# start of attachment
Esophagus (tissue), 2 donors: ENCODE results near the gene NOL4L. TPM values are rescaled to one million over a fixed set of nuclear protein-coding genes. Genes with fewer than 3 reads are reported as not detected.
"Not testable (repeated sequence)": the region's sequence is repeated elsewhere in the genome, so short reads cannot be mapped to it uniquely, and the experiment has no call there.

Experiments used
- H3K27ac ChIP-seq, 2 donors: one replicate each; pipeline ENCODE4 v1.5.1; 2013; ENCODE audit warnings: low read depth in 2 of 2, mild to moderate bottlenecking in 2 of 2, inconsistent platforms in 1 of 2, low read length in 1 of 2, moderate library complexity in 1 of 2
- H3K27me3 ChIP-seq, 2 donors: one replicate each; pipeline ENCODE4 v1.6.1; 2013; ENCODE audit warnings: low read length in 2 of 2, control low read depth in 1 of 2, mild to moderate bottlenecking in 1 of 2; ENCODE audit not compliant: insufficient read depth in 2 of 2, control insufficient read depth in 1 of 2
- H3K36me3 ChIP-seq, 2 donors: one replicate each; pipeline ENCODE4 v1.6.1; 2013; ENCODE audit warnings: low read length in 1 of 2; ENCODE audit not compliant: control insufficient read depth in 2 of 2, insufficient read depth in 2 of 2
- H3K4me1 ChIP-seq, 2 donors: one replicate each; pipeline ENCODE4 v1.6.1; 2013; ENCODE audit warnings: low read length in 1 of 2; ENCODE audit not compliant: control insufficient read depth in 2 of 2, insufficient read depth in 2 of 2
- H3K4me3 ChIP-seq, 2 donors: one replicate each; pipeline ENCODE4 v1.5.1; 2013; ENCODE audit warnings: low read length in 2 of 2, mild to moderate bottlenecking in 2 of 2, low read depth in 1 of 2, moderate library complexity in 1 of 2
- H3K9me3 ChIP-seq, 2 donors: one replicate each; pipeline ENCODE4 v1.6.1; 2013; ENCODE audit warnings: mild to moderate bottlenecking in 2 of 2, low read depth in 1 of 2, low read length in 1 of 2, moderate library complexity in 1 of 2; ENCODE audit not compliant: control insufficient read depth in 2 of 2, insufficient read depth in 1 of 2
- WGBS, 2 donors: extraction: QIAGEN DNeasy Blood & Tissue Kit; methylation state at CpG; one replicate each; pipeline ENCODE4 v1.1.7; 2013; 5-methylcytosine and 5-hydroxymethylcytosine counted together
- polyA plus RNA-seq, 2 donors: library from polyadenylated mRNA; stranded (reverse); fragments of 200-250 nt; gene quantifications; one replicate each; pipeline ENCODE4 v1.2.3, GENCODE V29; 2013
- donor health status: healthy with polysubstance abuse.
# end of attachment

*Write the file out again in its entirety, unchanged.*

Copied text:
Esophagus (tissue), 2 donors: ENCODE results near the gene NOL4L. TPM values are rescaled to one million over a fixed set of nuclear protein-coding genes. Genes with fewer than 3 reads are reported as not detected.
"Not testable (repeated sequence)": the region's sequence is repeated elsewhere in the genome, so short reads cannot be mapped to it uniquely, and the experiment has no call there.

Experiments used
- H3K27ac ChIP-seq, 2 donors: one replicate each; pipeline ENCODE4 v1.5.1; 2013; ENCODE audit warnings: low read depth in 2 of 2, mild to moderate bottlenecking in 2 of 2, inconsistent platforms in 1 of 2, low read length in 1 of 2, moderate library complexity in 1 of 2
- H3K27me3 ChIP-seq, 2 donors: one replicate each; pipeline ENCODE4 v1.6.1; 2013; ENCODE audit warnings: low read length in 2 of 2, control low read depth in 1 of 2, mild to moderate bottlenecking in 1 of 2; ENCODE audit not compliant: insufficient read depth in 2 of 2, control insufficient read depth in 1 of 2
- H3K36me3 ChIP-seq, 2 donors: one replicate each; pipeline ENCODE4 v1.6.1; 2013; ENCODE audit warnings: low read length in 1 of 2; ENCODE audit not compliant: control insufficient read depth in 2 of 2, insufficient read depth in 2 of 2
- H3K4me1 ChIP-seq, 2 donors: one replicate each; pipeline ENCODE4 v1.6.1; 2013; ENCODE audit warnings: low read length in 1 of 2; ENCODE audit not compliant: control insufficient read depth in 2 of 2, insufficient read depth in 2 of 2
- H3K4me3 ChIP-seq, 2 donors: one replicate each; pipeline ENCODE4 v1.5.1; 2013; ENCODE audit warnings: low read length in 2 of 2, mild to moderate bottlenecking in 2 of 2, low read depth in 1 of 2, moderate library complexity in 1 of 2
- H3K9me3 ChIP-seq, 2 donors: one replicate each; pipeline ENCODE4 v1.6.1; 2013; ENCODE audit warnings: mild to moderate bottlenecking in 2 of 2, low read depth in 1 of 2, low read length in 1 of 2, moderate library complexity in 1 of 2; ENCODE audit not compliant: control insufficient read depth in 2 of 2, insufficient read depth in 1 of 2
- WGBS, 2 donors: extraction: QIAGEN DNeasy Blood & Tissue Kit; methylation state at CpG; one replicate each; pipeline ENCODE4 v1.1.7; 2013; 5-methylcytosine and 5-hydroxymethylcytosine counted together
- polyA plus RNA-seq, 2 donors: library from polyadenylated mRNA; stranded (reverse); fragments of 200-250 nt; gene quantifications; one replicate each; pipeline ENCODE4 v1.2.3, GENCODE V29; 2013
- donor health status: healthy with polysubstance abuse.